Strong winds damaged more than 3,000 windows and dozens of skylights at high-rise buildings in downtown Houston this past week. According to media outlets, windows were blown out in several iconic buildings, including Wells Fargo Plaza, Total Energies, Enterprise Plaza, Kinder Morgan and Chevron. Officials say it could take months to repair all the windows.

The extensive damage led Houston Mayor John Whitmire to set up an exclusion zone of six blocks around downtown as crews continued to clean the area of the extensive broken glass and debris.

“Sightseers/curious folks should be urged to avoid walking the area where (the Houston Police Department) has closed streets until it is secured from the danger of falling glass,” said Houston Downtown Management District officials. “New windows for some businesses could take months to be replaced because of the supply chain issues and the need to fabricate and match specialty glass.”

Barry Nishman of Houston-based Arcadia Inc. says most of the damage was to glass and glazing, not necessarily the framing.

“From what I’ve seen personally and from the news, the homes damaged will have to be rebuilt, which will require new windows, mainly vinyl and aluminum framed, with glass,” he says. “It’s going to take some time for insurance to settle and then to rebuild.”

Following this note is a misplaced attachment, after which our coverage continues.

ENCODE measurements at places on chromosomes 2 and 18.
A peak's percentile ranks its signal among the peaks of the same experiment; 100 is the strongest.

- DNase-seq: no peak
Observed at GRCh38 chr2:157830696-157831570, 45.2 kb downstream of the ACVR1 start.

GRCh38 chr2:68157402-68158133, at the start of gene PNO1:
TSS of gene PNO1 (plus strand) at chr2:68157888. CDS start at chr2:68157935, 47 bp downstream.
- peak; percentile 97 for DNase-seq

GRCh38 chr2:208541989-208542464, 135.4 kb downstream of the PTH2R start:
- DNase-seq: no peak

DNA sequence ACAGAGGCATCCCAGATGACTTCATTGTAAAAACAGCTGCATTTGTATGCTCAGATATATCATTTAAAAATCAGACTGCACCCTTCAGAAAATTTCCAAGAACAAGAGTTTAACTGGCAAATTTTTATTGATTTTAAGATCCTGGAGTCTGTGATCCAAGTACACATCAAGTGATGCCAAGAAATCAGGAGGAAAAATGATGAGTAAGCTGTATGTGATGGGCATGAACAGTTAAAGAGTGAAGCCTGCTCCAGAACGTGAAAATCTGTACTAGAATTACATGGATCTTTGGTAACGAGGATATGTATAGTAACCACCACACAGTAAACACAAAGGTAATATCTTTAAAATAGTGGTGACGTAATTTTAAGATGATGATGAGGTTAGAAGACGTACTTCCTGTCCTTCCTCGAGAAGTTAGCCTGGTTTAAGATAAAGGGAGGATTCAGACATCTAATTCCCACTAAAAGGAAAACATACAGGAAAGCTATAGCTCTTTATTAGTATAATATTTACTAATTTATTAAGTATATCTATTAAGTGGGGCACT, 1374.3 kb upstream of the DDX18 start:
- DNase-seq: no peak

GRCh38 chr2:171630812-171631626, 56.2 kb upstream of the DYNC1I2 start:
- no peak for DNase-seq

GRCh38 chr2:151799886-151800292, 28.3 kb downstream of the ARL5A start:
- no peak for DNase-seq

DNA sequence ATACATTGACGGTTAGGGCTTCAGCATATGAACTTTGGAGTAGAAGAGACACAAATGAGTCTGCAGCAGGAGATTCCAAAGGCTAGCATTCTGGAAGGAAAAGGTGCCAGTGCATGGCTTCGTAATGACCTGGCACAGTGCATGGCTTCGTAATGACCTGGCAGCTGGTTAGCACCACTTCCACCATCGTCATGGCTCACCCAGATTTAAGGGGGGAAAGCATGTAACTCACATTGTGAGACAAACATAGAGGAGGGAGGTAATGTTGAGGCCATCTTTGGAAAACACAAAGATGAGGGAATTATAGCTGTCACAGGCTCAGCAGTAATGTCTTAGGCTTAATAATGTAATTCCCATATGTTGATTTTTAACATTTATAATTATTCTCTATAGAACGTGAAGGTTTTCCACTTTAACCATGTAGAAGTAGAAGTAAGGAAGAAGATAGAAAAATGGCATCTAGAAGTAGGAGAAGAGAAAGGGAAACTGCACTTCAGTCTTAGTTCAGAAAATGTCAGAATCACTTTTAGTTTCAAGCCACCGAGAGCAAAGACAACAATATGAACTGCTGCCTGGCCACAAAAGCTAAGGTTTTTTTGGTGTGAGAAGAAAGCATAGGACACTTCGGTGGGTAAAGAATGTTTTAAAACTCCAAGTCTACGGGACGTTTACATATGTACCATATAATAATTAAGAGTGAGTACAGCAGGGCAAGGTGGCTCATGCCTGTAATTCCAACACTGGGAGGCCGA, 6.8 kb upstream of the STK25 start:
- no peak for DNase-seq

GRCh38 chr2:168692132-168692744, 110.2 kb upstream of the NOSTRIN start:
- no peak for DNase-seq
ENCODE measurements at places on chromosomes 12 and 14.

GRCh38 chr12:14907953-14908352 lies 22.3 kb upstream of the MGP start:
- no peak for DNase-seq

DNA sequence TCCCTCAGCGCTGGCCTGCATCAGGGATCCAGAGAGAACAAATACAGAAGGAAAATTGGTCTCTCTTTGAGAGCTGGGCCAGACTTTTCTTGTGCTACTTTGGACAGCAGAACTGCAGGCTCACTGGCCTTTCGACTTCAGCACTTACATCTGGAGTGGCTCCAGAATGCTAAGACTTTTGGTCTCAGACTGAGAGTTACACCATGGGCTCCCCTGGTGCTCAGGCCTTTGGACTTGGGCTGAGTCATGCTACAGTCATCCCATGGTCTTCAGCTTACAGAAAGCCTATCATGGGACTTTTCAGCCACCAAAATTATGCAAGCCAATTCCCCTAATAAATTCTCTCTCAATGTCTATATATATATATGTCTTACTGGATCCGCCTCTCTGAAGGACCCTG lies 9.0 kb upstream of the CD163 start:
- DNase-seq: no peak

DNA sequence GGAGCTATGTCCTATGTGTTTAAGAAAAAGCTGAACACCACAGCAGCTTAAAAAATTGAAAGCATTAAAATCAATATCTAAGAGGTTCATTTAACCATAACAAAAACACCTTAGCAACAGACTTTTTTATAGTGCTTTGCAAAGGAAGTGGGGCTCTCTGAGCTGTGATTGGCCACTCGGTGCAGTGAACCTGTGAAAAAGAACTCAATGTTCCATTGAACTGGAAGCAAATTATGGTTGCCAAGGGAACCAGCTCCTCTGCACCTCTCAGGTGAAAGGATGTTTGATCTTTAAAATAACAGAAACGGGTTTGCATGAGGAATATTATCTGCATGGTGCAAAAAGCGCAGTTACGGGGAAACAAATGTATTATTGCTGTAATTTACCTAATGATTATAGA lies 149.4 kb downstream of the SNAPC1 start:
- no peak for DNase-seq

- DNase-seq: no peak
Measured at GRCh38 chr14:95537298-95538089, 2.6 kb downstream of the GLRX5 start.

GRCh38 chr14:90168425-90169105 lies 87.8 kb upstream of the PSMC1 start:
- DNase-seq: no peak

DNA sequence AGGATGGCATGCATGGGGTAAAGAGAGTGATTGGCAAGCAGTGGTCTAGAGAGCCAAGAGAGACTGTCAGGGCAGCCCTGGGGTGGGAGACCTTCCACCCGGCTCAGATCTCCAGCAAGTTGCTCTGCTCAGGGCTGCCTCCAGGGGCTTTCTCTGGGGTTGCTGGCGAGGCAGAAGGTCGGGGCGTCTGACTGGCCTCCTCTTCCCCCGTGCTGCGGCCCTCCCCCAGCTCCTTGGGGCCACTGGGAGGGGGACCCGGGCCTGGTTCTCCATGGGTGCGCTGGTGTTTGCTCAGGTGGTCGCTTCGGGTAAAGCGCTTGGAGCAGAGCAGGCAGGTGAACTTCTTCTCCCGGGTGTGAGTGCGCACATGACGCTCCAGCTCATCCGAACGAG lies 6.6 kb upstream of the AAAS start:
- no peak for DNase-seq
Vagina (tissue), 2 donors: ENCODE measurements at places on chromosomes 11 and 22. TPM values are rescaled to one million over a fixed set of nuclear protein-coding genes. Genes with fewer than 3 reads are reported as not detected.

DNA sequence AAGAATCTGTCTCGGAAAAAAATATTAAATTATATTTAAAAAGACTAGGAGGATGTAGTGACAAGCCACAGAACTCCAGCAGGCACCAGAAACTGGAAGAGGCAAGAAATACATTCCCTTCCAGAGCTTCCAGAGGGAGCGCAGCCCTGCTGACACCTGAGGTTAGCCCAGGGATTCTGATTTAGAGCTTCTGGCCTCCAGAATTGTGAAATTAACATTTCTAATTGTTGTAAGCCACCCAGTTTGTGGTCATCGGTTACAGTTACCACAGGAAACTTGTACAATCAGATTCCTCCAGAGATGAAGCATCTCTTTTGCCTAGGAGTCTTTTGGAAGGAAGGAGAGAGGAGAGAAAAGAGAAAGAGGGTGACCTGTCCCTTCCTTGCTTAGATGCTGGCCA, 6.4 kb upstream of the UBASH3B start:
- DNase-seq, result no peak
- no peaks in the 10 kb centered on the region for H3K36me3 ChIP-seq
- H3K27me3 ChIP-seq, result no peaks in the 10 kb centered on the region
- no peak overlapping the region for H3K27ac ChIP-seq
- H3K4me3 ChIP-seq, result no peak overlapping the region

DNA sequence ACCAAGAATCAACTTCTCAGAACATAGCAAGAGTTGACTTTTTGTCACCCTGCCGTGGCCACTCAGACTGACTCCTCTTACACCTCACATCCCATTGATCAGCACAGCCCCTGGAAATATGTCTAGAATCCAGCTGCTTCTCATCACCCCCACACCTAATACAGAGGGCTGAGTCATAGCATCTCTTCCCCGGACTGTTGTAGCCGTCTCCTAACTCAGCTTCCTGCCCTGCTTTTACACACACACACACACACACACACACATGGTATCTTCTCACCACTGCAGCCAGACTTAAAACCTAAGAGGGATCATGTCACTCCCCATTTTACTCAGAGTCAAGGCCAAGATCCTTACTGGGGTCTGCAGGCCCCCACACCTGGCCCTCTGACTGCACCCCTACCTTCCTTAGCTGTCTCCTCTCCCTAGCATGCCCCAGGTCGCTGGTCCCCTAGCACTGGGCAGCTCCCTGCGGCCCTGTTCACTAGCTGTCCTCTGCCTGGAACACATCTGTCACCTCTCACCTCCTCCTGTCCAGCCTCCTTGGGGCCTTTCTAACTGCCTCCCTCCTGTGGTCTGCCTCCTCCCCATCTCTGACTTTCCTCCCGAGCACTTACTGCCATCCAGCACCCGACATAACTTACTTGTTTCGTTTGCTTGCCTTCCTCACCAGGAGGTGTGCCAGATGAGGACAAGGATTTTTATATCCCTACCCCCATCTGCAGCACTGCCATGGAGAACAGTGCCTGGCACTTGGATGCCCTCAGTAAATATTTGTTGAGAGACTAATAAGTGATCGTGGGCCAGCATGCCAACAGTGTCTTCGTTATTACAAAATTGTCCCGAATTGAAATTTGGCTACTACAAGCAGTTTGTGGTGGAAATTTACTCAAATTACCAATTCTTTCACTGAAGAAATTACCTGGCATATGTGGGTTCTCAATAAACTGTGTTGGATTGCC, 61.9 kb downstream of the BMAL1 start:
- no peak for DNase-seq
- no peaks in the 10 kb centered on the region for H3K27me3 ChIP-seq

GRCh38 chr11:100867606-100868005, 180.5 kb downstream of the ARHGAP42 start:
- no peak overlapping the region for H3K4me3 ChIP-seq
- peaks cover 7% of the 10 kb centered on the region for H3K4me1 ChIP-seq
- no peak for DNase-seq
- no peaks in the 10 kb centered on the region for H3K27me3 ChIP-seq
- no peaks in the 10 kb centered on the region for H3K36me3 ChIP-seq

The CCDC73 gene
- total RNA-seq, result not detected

Nishman adds that the large commercial buildings downtown mainly consist of damaged insulating glass units. As a result, he says glaziers will see an uptick in business as the building’s tenants look to resume operations quickly.

Spring has not been favorable to Houston. Along with the thousands of damaged windows, the severe thunderstorms and hurricane-force winds this past week killed eight people and contributed to power outages and widespread structural damage. A tornado also touched down near the northwest Houston suburb of Cypress. The storms followed flooding in late April and early May after heavy rainfall.


1 Comment

  1. It is very important to have a insurance plan which covers all the damages.

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